The third in a series of stories on Bangladesh and climate migration.
DHAKA, Bangladesh – The towering new orange condominium glistens in the sun, beckoning the city's wealthy to enjoy its luxurious rarities: central air conditioning and a heated pool. In the trash-strewn, sprawling shantytown just below, thousands of the city's poorest live crammed in rows of metal shacks the size of packing crates.
There are sharp contrasts here. The newest-model BMW competes for lane space with ancient wooden rickshas. Stylish teenagers flock to the gleaming mega-mall, watched by shirtless beggars crouched in gutters. The physical space between rich and poor is already narrow. It's going to get even thinner.
Nearly 500,000 people – about the population of Washington, D.C. – move to this city on the banks of the Buriganga River each year, mostly from coastal and rural areas. More than 12 million people live in Dhaka, twice as many as just a decade ago. It's one of the world's most densely populated countries on a planet that is seeing rapid urbanization.
No one knows how many people are being driven to cities by environmental factors exacerbated by climate change, but experts agree that before long we will find out. Global warming will be the dominant factor in moves from rural to urban regions in most developing countries.
"It definitely will play a greater role," said Fatima Shah, a World Bank expert who co-authored a sweeping study last year on climate change impacts on the world's so-called megacities.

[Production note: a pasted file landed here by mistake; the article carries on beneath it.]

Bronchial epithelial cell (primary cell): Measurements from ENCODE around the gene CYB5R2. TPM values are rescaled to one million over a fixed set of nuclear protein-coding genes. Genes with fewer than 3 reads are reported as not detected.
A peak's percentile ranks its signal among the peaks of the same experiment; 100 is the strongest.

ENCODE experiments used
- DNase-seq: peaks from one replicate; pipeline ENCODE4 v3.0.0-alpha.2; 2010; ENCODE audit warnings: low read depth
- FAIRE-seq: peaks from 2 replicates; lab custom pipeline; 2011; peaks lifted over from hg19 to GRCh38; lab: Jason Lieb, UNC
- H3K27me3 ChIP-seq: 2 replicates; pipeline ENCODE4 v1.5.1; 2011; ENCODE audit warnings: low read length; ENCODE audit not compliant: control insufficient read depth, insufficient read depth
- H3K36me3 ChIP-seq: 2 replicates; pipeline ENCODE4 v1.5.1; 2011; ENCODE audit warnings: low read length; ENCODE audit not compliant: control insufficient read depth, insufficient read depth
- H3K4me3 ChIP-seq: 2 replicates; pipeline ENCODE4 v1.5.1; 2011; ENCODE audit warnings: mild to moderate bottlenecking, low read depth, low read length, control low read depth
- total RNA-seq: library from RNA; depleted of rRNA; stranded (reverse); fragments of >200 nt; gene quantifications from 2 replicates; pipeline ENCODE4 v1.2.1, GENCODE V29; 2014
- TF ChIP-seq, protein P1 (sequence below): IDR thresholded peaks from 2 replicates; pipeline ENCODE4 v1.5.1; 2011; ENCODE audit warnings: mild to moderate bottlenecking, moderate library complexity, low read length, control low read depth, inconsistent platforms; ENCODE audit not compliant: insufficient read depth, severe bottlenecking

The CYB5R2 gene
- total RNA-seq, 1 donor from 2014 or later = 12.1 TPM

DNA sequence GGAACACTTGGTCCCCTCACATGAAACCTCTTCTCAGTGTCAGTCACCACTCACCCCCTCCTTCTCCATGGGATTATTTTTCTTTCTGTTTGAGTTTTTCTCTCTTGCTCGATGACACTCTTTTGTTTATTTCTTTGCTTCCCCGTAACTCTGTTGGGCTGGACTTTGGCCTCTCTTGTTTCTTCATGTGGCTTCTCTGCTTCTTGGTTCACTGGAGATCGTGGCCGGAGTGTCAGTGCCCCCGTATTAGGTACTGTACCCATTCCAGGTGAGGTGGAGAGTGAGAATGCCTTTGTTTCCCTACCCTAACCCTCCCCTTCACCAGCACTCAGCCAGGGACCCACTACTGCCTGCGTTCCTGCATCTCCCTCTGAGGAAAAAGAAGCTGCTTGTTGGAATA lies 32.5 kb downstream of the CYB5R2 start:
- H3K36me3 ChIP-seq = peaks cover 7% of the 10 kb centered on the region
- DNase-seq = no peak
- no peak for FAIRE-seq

"Daily, you hear stories that because of seasonal patterns changing, farmers are not able to sustain the same level of production as in the past," she said.
In Dhaka, migration experts say, climate change already is fueling urban arrivals. Coastal flooding is occurring with more frequency. Rice crops, in particular, are slowly dying because of creeping salinity levels, and in the worst cases, entire homes and villages are lost to fearsome storms.
City growth is most explosive in the slums, where an estimated 3.5 million now live, like 37-year old ricksha driver Omar Faruk.
'I don't have the means to go home'
Standing among the mazes of corrugated metal shacks with no running water or sanitation services, Omar said he left the town of Sherpur, north of Dhaka, "to earn a living." He came from a family of farmers, but when floods ruined the crops in his village last year, he borrowed 500 taka (about $7) to take the bus to Dhaka.
Now he, his wife and their two daughters live in a single room and share a flimsy wooden plank latrine with about 35 other families in the Karail slum, across the river from Dhaka's upper-class Gulshan neighborhood. He isn't likely to go back to Sherpur.
"I don't have the means to go home. I don't have a house or anything over there. It's not possible," he said.
According to the International Organization for Migration, about 70 percent of slum dwellers in Dhaka moved to the city because they experienced some form of environmental hardship.
"This year has been the worst so far because of the flood. The rising water just ruined all the crops," said Mohammad Abdus Salam.
Mohammad, 56, has lived in the Karail slum for nearly 20 years, watching the ebb and flow of migration. In the past, he said, people came to Dhaka, earned some money and returned home. Now, he said, fewer people are leaving.
Just a few months earlier, a storm in Mohammad's hometown of Barisol – a southern Bangladesh town that local scientists say is experiencing higher levels of tidal inundation linked to climate change – devastated the crops.
"Through the years, it's been getting worse and worse, but recently it's gotten very bad," Mohammad said. "This is the time when crops start growing, and these storms just flatten them out. People have come to the city because it's very hard for them to recover from these losses."
A microcosm of rapid urbanization